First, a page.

The “pirate brand” has long been tied to the skull and crossbones—the Jolly Roger—as a symbol of terror on the high seas. A 2011 article in The New York Times hails the ominous design as a magnificent exercise in collective hybrid branding, noting that economics drove pirates to adopt a version of this particular symbol to facilitate their intent to plunder. It’s a fascinating discussion on the efficiency and power that good branding can deliver, but it overlooks the ways in which the power of the symbol as we recognize it draws in part in the acceptance and manipulation of the image by others.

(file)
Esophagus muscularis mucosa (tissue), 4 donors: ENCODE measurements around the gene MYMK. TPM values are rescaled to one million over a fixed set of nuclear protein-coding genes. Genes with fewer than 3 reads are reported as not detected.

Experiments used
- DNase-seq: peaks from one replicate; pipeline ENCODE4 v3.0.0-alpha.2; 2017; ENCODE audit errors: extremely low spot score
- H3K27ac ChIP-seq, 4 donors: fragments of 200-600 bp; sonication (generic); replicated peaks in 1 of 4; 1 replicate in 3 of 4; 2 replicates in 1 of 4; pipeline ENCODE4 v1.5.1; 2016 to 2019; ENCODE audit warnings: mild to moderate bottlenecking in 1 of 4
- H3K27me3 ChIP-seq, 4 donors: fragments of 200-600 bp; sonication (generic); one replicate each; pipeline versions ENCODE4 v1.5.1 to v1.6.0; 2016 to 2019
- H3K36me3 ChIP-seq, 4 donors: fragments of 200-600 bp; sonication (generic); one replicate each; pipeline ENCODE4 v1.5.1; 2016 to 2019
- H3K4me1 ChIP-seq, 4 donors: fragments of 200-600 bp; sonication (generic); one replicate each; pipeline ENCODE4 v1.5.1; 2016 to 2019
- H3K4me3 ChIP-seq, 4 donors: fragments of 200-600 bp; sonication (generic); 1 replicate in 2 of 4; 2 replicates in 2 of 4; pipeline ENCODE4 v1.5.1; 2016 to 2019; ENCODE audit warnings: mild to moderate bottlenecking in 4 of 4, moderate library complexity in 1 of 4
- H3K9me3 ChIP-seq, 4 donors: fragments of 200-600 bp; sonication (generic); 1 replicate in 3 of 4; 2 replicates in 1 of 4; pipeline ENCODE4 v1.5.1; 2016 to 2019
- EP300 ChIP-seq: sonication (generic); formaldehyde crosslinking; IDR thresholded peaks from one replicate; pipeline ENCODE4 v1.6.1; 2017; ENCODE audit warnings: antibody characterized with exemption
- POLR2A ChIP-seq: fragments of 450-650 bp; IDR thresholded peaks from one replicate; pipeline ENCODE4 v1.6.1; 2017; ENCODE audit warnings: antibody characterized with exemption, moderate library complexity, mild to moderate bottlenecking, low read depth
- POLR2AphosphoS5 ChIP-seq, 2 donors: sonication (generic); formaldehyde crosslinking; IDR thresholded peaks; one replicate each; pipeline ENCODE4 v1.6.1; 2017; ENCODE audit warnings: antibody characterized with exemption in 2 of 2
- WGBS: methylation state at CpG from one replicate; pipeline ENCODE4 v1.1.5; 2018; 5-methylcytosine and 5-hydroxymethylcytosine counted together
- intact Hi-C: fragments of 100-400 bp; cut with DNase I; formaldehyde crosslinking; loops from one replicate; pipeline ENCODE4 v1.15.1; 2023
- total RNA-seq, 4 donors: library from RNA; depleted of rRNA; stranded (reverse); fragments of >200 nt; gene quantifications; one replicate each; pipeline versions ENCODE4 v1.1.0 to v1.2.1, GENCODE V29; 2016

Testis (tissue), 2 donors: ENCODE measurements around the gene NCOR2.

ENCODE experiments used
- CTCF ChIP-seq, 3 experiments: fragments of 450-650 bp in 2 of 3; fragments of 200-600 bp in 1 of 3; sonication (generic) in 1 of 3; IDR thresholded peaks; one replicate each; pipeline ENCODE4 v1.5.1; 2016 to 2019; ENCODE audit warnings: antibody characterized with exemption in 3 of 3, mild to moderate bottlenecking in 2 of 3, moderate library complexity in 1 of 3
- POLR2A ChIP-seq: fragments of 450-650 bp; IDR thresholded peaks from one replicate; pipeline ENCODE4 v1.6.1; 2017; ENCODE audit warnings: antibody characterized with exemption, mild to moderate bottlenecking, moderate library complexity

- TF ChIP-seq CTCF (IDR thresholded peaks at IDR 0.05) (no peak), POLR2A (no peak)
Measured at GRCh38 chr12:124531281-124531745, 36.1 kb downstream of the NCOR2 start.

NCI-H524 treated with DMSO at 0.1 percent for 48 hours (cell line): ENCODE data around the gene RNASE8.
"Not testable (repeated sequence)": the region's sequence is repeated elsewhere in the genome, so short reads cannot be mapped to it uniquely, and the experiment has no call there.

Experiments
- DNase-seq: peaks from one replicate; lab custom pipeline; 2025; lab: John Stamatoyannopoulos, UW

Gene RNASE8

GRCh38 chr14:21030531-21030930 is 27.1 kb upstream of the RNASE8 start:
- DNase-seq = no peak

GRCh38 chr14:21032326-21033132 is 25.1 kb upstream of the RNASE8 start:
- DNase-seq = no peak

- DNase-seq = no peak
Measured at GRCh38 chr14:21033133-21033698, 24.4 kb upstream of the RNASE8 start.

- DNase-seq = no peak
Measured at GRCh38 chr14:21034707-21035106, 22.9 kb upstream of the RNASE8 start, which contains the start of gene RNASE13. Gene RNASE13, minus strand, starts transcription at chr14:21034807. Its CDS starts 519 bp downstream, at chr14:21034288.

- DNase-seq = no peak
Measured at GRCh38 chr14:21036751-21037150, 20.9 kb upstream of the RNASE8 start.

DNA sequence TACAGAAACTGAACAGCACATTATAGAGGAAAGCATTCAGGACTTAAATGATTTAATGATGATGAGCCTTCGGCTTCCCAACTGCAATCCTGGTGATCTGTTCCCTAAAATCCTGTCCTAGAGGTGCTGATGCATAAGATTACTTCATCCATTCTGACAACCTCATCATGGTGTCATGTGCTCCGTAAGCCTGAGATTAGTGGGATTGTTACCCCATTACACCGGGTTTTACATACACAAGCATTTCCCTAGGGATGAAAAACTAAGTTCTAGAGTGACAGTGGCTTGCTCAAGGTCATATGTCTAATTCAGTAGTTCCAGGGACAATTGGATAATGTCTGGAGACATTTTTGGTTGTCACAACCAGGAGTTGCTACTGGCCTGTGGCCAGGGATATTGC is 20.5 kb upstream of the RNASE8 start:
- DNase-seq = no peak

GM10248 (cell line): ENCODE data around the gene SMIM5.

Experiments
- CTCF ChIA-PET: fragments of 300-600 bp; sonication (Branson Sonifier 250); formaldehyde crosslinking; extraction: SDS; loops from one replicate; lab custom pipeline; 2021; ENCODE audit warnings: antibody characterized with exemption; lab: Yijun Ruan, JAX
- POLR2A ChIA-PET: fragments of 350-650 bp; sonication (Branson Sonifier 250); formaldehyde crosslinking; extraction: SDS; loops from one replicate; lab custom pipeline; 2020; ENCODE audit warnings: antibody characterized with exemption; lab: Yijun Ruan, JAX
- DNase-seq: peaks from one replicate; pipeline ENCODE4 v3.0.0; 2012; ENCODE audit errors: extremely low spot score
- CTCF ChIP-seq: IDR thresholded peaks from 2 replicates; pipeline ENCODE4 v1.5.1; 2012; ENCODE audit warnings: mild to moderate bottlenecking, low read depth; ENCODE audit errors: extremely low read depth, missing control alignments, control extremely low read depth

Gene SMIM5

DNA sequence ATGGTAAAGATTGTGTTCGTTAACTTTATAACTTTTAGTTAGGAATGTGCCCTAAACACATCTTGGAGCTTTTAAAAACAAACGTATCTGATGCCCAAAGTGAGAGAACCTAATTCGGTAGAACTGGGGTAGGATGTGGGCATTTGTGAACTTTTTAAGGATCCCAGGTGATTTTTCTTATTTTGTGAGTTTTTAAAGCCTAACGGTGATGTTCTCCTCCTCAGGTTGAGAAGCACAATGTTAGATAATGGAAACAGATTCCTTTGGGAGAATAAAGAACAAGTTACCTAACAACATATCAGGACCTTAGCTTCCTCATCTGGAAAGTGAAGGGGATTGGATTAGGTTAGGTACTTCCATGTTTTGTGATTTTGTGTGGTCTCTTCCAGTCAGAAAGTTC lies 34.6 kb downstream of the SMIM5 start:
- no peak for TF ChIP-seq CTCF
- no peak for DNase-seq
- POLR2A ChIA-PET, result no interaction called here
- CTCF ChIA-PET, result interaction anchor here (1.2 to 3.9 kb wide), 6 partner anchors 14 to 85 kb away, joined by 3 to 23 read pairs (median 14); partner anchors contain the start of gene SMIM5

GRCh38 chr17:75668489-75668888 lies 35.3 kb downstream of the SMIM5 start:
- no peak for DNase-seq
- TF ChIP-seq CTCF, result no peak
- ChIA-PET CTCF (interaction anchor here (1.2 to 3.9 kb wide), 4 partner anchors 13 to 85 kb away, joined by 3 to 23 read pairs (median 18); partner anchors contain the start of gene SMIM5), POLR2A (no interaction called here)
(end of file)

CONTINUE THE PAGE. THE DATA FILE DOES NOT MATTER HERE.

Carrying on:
Piracy has likely long been a feature of the open seas, following the earliest trade routes of the Aegean and Mediterranean. Cilicians were active in the Mediterranean and tolerated by the Roman Empire for the slaves they provided, and were only reigned in when they gained such a presence as to become a threat to the Empire’s grain supply in 67 BCE. The Senate approved “a comprehensive and systematic strategy and an astutely humane policy to the vanquished” to eliminate the Cilicians within a matter of months (1). Despite this historical legacy, the familiar skull and crossbones that many of us associate with piracy is a recent development, emerging in the late 17th-century with the rise of the pirates of the Caribbean.